I was honoured to be invited to speak at The Literary Consultancy's Writing in a Digital Age conference yesterday. (A particular personal pleasure because I got to see Lynne Hatwell and Sam Leith again, and it had been far too long in both cases.) Huge thanks to the organisers for inviting me. Seemed to be a very vibrant and well run affair, and I enjoyed the discussion immensely.
The conference was the occasion for writing this piece (What became of literary blogging?) for the Guardian last Monday. It was the subs at the Guardian who framed the piece thus: I hoped that blogs could provide an outlet for the serious criticism missing from the mainstream media. I didn't reckon on Twitter but it doesn't give a terrible sense of my thinking.
Principally, I wanted to make the observation that whilst the book blogosphere had thrown up some fine writers (those I mention at the foot of the piece, but several others could be cited - and, indeed, the comments thread, whilst occasionally inane and dyspeptic as per Guardian comments threads, throws up some fine examples) it had not thrown many good literary critics. This is simply a fact.
Blogging has been around a good decade now, and the online writing revolution has touched every sort of genre and created well-known writers of many stripes. We've had the rise of fan-fiction (E.L. James), paranormal fiction (Amanda Hocking), women's fiction (Anna Bell) and erotica (James, and H.M. Ward); we've had food writers (Jack Monroe), political blogs (from Paul Slaine / Guido Fawkes to Richard Seymour / Lenin's Tomb) and philosophers (the rise of and rise of speculative realism and all its countless blogs and forums) all hugely affecting their respective fields; we've had wonderful book bloggers (like John Self) arrive on the scene and add sparkle and insight to the book review pages of the MSM; and we've had exciting Multi-Author Blogs (like 3:AM, Berfrois, LARB) arriving to show how broad-based, intelligent and informative online writing can be. All this shows the wonderful diversity and energy of online writing. Most all examples are to be welcomed. But despite the fine work of a few (and I should mention Dan Green here because Dan has worked hard over the years to use blogging as a means to write seriously about books and literature) good literary critical writers have not turned up in droves. I wish I was wrong about this. But it's a fact.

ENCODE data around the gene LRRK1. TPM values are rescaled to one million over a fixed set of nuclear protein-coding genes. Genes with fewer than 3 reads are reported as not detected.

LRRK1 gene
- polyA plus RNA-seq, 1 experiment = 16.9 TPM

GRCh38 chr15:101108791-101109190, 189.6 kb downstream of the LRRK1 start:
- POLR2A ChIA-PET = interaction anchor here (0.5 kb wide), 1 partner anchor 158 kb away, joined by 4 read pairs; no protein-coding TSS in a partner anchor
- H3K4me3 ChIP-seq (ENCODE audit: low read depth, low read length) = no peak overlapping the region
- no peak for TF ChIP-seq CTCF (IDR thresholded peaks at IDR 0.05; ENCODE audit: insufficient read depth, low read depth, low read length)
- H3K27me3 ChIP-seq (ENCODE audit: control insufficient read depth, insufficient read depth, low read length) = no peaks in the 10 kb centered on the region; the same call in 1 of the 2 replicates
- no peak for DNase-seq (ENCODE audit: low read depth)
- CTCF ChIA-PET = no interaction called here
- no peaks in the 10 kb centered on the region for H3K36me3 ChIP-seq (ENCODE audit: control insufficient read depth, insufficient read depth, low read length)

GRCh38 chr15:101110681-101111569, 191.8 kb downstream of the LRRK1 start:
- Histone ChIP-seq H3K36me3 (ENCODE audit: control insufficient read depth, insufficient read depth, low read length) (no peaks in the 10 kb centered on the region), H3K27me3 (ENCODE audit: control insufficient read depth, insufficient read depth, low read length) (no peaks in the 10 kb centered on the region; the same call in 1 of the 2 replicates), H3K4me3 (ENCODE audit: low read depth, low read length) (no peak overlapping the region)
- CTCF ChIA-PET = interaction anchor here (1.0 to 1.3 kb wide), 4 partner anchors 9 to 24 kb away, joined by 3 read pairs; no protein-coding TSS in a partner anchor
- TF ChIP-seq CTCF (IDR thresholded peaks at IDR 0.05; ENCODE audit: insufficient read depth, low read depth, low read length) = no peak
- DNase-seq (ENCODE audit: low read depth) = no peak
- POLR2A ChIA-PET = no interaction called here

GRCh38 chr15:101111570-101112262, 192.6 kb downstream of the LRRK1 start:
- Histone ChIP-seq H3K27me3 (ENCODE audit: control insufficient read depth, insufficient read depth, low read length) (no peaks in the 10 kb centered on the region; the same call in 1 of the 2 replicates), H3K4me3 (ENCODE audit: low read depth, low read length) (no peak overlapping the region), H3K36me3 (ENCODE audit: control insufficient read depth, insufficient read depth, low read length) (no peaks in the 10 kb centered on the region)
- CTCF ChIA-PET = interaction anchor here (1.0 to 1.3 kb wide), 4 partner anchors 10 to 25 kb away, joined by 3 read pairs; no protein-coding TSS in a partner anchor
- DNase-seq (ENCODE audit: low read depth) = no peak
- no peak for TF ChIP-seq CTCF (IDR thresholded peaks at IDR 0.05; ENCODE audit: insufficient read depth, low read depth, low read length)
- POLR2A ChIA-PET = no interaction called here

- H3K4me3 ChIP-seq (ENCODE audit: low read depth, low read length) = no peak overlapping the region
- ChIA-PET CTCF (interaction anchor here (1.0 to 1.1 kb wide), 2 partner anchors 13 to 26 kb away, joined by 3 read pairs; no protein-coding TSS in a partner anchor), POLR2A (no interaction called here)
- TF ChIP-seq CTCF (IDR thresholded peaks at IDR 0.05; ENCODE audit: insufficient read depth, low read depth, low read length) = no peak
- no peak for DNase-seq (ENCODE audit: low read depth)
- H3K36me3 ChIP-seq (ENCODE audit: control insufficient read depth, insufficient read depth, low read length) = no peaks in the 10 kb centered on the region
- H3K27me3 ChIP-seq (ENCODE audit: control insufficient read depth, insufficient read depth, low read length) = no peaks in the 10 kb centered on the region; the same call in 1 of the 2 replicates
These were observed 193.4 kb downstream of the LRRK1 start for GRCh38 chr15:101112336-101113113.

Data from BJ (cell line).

I'm deliberately not defining literary criticism above because by not defining it I'm hoping to keep the category as wide open as possible; I'm not being prescriptive here: if you think it's literary criticism, that's good enough for me. I think most would agree that book reviewing and literary criticism are very different (even if they can be on a continuum). And we all know the difference between a Guardian review and an essay in the LRB and a book by Gérard Genette. Many fine book reviewers have emerged from the blogosphere, but I don't think we can hide from the fact that no serious literary critics have emerged, maintaining a blog, doing innovative work and gaining a following for that work as we have seen in plenty of other fields.